Allardyce and Defoe are Sunderland's saviours, says Gary Lim
Black Cats owe their EPL survival to manager Allardyce and striker Defoe
(Patrick Van Aanholt 38, Lamine Kone 42, 55)
It wasn't love at first sight.
But when Sam Allardyce and Jermain Defoe finally clicked, the unlikely couple took Sunderland on a magic ride.
Once again, the Black Cats proved they had nine lives.
The English Premier League's escape artists were at it again, proving to be too stubborn, too resilient, as they secured survival with an emphatic 3-0 home win over hapless Everton in their penultimate game yesterday morning (Singapore time).
Newcastle and Norwich found themselves falling through the trap door, along with Aston Villa, after Sunderland's victory.
A strange pairing helped pull off this latest escape.
Allardyce, who took over the reins at Sunderland last October, is the Premiership's blast from the past.
His devotion to the long-ball game seemed outdated, simplistic and even naive in today's climate.
He also loves them big.
Central to his thinking is a big man up front, not necessarily a prolific goalscorer, but certainly someone with a physical presence and who is able to hold the ball to wait for support to arrive.
At Bolton Wanderers, he had the arm-swinging Kevin Davies, an uncompromising striker who averaged roughly a goal every five matches.
When "Big Sam" managed West Ham, he signed the giant Andy Carroll on loan, before making the move permanent.
Defoe is the antithesis of Allardyce's philosophy.
Small and agile, the 1.71m-tall marksman revolved his game around pace and predatory instincts.
The Defoe who returned from a Major League Soccer stint with Toronto FC had one final trick up his sleeve - industry.
His selfless running for Sunderland, whom he joined in January 2015, and ability to stretch opposing defences and win free-kicks around the penalty area have been instrumental to the side's survival.
It was through one such free-kick earned by Defoe that the Black Cats opened the scoring against Everton, through Patrick van Aanholt.
Defender Lamine Kone scored the other two goals.
It wasn't until a couple of months into his tenure that Allardyce saw Defoe as more than a supersub.
His faith in the former England man was duly rewarded.
The 33-year-old striker's 15 Premiership goals this season is bettered by only five other players, and he has been responsible for salvaging 14 of the club's 38 points.
"Without them (his goals), I think we would already be relegated," said Allardyce, after Defoe's injury-time penalty saved his side an away point against Stoke.
Allardyce also made inspired calls on other fronts.
The club were 19th in the standings, with only three points from their first eight fixtures, when he took charge.
He motivated the players with a quote from his predecessor Dick Advocaat, who had predicted doom for the club.
Crucially, he strengthened the team during the January transfer window with shrewd signings.
"Going into the market", he said, "was the only way we would survive."
Kone proved to be a calming influence at the back and defensive midfielder Jan Kirchhoff provided a sturdy shield in front of the defence.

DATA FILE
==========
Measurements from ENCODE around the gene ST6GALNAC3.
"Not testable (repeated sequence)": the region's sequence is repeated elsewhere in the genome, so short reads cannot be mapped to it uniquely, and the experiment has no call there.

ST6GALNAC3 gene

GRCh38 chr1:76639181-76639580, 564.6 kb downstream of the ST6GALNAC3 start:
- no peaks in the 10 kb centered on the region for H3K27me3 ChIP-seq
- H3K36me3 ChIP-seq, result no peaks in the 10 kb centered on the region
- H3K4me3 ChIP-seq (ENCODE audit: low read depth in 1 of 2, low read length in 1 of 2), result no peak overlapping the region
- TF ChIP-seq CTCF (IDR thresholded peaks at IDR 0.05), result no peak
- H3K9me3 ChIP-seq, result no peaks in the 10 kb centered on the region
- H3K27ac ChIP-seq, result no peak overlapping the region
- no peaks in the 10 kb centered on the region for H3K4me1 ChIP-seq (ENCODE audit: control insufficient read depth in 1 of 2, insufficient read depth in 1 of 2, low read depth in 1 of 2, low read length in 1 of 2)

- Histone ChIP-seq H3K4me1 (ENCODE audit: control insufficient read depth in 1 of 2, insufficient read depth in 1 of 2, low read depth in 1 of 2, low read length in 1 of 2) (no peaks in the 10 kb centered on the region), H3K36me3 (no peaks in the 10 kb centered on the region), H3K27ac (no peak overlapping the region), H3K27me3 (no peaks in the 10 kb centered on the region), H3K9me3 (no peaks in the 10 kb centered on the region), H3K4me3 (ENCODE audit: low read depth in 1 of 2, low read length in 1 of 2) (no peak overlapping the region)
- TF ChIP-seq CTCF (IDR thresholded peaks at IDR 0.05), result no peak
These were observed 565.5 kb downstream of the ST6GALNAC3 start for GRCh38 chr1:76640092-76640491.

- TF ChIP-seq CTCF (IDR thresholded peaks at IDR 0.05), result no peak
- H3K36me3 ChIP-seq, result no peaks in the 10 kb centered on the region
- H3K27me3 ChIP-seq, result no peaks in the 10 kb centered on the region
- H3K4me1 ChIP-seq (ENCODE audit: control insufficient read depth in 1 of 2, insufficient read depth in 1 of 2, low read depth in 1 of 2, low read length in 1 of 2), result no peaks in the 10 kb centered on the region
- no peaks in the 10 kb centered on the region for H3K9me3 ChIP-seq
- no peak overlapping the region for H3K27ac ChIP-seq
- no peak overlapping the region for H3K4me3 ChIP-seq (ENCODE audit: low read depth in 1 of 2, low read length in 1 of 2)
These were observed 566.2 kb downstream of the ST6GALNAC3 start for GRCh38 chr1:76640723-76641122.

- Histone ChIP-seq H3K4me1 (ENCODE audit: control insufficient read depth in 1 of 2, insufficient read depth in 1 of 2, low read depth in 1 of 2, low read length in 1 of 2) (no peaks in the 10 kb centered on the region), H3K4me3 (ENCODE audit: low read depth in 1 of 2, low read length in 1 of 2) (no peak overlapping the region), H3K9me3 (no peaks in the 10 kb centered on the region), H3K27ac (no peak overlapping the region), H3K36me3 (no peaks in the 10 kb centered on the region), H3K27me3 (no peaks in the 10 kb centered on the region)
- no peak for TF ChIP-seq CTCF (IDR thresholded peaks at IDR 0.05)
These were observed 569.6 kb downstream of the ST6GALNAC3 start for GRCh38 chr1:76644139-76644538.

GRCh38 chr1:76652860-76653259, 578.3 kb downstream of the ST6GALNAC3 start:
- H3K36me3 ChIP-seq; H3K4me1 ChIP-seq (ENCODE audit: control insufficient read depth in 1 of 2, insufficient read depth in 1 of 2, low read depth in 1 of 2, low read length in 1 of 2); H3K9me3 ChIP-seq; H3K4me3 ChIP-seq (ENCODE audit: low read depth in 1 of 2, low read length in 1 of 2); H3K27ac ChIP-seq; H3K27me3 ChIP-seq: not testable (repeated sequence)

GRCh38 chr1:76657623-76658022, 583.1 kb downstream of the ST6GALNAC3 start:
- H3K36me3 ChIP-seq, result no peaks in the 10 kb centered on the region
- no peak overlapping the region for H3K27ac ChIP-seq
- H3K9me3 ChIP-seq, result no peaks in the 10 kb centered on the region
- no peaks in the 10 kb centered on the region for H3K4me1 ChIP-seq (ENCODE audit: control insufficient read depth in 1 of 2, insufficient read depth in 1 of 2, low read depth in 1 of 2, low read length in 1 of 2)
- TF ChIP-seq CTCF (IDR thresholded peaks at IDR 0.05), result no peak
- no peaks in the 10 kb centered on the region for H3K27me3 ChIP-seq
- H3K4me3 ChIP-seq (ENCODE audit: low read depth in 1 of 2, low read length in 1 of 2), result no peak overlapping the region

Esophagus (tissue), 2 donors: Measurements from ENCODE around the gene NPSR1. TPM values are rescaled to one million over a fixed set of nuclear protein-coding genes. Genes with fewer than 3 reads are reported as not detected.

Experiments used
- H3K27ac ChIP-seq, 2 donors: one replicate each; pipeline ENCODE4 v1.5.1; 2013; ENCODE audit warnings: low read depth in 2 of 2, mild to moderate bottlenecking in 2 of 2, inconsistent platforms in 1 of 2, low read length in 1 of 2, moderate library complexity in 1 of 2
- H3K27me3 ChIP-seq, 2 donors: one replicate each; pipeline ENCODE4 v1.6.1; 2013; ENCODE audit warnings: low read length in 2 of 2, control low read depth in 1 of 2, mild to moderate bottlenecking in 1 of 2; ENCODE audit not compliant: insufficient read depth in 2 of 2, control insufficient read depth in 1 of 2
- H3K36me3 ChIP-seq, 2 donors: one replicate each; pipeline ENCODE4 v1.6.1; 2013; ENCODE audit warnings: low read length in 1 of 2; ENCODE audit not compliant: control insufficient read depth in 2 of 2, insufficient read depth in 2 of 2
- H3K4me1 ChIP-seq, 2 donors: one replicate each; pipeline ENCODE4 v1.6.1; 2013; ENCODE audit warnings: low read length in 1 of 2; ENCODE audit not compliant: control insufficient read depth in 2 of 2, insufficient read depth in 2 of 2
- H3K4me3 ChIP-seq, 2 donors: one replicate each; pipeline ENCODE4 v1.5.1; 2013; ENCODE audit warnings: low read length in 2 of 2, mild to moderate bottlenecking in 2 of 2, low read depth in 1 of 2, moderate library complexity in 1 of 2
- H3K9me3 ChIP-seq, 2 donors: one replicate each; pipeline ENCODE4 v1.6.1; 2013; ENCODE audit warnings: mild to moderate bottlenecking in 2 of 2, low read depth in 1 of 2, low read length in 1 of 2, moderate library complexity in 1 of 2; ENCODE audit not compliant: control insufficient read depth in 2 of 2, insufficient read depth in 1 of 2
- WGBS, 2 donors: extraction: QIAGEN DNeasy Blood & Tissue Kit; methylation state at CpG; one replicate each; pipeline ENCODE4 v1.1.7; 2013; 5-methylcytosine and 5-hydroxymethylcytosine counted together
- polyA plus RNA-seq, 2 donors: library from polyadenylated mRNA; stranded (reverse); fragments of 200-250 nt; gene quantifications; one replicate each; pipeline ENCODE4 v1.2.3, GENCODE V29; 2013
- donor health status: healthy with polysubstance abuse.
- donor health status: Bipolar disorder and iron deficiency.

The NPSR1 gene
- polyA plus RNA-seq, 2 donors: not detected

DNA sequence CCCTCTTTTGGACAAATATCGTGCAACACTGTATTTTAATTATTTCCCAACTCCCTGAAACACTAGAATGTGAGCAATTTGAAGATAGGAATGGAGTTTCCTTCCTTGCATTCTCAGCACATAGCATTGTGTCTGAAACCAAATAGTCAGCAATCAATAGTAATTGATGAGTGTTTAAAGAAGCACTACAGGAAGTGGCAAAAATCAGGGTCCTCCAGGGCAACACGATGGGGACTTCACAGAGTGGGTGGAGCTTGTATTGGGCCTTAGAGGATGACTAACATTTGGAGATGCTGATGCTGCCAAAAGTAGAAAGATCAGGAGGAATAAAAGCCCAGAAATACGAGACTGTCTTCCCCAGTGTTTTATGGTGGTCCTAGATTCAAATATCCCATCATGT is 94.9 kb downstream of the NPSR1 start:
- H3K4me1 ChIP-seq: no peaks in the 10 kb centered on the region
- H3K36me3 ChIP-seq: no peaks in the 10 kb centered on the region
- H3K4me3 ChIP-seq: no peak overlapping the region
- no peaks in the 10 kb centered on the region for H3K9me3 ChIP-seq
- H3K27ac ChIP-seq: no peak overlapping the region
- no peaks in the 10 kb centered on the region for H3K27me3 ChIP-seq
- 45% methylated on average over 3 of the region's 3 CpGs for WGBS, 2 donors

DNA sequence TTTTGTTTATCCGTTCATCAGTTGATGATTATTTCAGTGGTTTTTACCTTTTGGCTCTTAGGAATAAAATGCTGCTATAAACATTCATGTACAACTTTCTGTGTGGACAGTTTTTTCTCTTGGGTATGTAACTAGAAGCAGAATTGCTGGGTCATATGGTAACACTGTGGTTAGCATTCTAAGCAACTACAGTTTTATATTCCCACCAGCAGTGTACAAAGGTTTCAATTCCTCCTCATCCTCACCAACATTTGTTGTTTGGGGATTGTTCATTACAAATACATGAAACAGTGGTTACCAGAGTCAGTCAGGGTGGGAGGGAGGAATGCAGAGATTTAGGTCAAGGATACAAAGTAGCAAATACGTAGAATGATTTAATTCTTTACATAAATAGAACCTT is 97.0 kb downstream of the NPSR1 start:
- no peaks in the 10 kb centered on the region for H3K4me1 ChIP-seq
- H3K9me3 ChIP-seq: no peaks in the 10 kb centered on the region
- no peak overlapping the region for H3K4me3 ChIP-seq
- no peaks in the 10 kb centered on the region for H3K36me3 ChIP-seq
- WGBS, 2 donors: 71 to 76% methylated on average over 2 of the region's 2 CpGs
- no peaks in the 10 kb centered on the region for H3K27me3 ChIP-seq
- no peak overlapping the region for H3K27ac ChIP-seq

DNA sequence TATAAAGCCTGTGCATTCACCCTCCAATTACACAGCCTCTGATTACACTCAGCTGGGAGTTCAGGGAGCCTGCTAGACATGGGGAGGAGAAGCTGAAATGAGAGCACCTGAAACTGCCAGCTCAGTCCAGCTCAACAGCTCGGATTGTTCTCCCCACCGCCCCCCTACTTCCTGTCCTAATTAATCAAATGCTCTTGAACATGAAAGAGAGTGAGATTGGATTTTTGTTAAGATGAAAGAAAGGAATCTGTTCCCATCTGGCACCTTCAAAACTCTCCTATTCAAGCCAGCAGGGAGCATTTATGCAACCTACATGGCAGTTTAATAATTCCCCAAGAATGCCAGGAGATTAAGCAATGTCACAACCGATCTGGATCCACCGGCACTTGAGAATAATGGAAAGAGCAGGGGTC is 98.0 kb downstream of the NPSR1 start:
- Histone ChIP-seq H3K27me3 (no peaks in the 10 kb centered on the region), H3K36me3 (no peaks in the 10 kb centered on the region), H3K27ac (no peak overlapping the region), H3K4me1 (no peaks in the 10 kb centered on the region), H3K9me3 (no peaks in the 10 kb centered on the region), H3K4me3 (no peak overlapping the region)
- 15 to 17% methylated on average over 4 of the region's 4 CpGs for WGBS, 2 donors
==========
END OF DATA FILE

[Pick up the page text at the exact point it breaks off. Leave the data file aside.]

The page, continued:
Since the start of February, the side conceded just 14 goals in 14 league fixtures, compared with the 46 they shipped in the 23 games prior to that.
Attacking midfielder Wahbi Khazri, who scored that stunning opening goal in the 3-2 win over Chelsea last week, was also brought in to add some much-needed zest in the final third of the pitch.
But it was Sunderland's odd couple that proved to be biggest reason the club survived in the top flight.
Big Sam and little Defoe.
Who would have thought they would hit it off in such fashion.
Black Cats alive, thanks to Defoe's fab five
Sunderland yet again secured their English Premier League status with a game to spare when they beat Everton 3-0 at the Stadium of Light yesterday morning (Singapore time).
Striker Jermain Defoe's 15 league goals played a key role in fending off relegation. Here, Press Association Sport looks at his five major contributions.
1 Nov 23, beat Palace 1-0 (A)
(Above) Defoe claimed the Black Cats' first away win of the campaign when he took advantage of defender Scott Dann's misjudgment to latch on to Billy Jones' long ball and round keeper Wayne Hennessey to score the game's only goal.
2 Jan 13, beat Swansea 4-2 (A)
The former Tottenham striker plundered a hat-trick at the Liberty Stadium as Sunderland beat the 10-man Swans 4-2 in controversial circumstances and, although he might have been given offside for each of his first two, there were no complaints about the third as he converted Patrick van Aanholt's 85th-minute cross to wrap up the win.
3 April 16, beat Norwich 3-0 (A)
If there was one game which set Sam Allardyce's men on the path to safety, it was a 3-0 victory at Carrow Road in which Defoe's 53rd-minute strike (left), which built upon Fabio Borini's first-half penalty, left the Canaries with a mountain to climb and paved the way for substitute Duncan Watmore to cement the points at the death.
4 April 30, drew 1-1 with Stoke (A)
(Left, below) On a day when derby rivals Newcastle hauled themselves out of the relegation zone with a 1-0 win over Crystal Palace, Defoe kept the Black Cats in touch with a nerveless injury-time spot-kick, awarded after he had been tripped by defender Geoff Cameron, to claim a 1-1 draw.
5 May 7, beat Chelsea 3-2 (H)
Perhaps the most important goal of Defoe's Sunderland career to date, he struck 20 minutes from time to snatch a 3-2 victory over Chelsea as the Black Cats twice came from behind to leave themselves on the brink of survival.